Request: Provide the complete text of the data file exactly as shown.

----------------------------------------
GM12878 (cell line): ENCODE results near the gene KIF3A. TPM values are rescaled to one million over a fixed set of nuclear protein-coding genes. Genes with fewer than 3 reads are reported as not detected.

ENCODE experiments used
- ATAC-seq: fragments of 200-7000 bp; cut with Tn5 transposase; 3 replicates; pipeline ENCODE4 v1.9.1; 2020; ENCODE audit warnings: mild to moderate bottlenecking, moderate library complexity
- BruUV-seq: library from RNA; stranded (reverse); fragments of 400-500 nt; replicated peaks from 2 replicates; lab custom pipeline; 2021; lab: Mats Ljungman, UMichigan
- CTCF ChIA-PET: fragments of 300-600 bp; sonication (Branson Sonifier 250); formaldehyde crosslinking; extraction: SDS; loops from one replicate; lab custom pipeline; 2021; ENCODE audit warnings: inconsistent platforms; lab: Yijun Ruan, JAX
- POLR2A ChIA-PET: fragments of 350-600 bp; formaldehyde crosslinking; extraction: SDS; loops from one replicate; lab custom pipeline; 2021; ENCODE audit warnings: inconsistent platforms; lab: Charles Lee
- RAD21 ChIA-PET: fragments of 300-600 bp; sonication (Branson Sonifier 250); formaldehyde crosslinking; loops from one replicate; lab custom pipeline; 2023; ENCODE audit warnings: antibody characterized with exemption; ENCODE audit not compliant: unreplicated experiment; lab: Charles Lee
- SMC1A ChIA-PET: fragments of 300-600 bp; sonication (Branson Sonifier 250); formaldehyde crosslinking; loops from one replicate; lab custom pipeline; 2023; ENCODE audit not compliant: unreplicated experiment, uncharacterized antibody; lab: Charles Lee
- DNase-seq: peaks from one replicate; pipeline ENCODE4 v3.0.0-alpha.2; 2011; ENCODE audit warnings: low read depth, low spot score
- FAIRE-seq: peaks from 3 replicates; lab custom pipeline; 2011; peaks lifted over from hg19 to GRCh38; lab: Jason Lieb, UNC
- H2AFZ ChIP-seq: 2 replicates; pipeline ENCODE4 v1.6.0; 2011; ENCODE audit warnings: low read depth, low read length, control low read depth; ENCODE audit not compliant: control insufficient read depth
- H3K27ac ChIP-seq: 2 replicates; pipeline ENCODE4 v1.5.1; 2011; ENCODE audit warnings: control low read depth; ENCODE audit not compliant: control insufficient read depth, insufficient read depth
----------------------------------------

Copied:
GM12878 (cell line): ENCODE results near the gene KIF3A. TPM values are rescaled to one million over a fixed set of nuclear protein-coding genes. Genes with fewer than 3 reads are reported as not detected.

ENCODE experiments used
- ATAC-seq: fragments of 200-7000 bp; cut with Tn5 transposase; 3 replicates; pipeline ENCODE4 v1.9.1; 2020; ENCODE audit warnings: mild to moderate bottlenecking, moderate library complexity
- BruUV-seq: library from RNA; stranded (reverse); fragments of 400-500 nt; replicated peaks from 2 replicates; lab custom pipeline; 2021; lab: Mats Ljungman, UMichigan
- CTCF ChIA-PET: fragments of 300-600 bp; sonication (Branson Sonifier 250); formaldehyde crosslinking; extraction: SDS; loops from one replicate; lab custom pipeline; 2021; ENCODE audit warnings: inconsistent platforms; lab: Yijun Ruan, JAX
- POLR2A ChIA-PET: fragments of 350-600 bp; formaldehyde crosslinking; extraction: SDS; loops from one replicate; lab custom pipeline; 2021; ENCODE audit warnings: inconsistent platforms; lab: Charles Lee
- RAD21 ChIA-PET: fragments of 300-600 bp; sonication (Branson Sonifier 250); formaldehyde crosslinking; loops from one replicate; lab custom pipeline; 2023; ENCODE audit warnings: antibody characterized with exemption; ENCODE audit not compliant: unreplicated experiment; lab: Charles Lee
- SMC1A ChIA-PET: fragments of 300-600 bp; sonication (Branson Sonifier 250); formaldehyde crosslinking; loops from one replicate; lab custom pipeline; 2023; ENCODE audit not compliant: unreplicated experiment, uncharacterized antibody; lab: Charles Lee
- DNase-seq: peaks from one replicate; pipeline ENCODE4 v3.0.0-alpha.2; 2011; ENCODE audit warnings: low read depth, low spot score
- FAIRE-seq: peaks from 3 replicates; lab custom pipeline; 2011; peaks lifted over from hg19 to GRCh38; lab: Jason Lieb, UNC
- H2AFZ ChIP-seq: 2 replicates; pipeline ENCODE4 v1.6.0; 2011; ENCODE audit warnings: low read depth, low read length, control low read depth; ENCODE audit not compliant: control insufficient read depth
- H3K27ac ChIP-seq: 2 replicates; pipeline ENCODE4 v1.5.1; 2011; ENCODE audit warnings: control low read depth; ENCODE audit not compliant: control insufficient read depth, insufficient read depth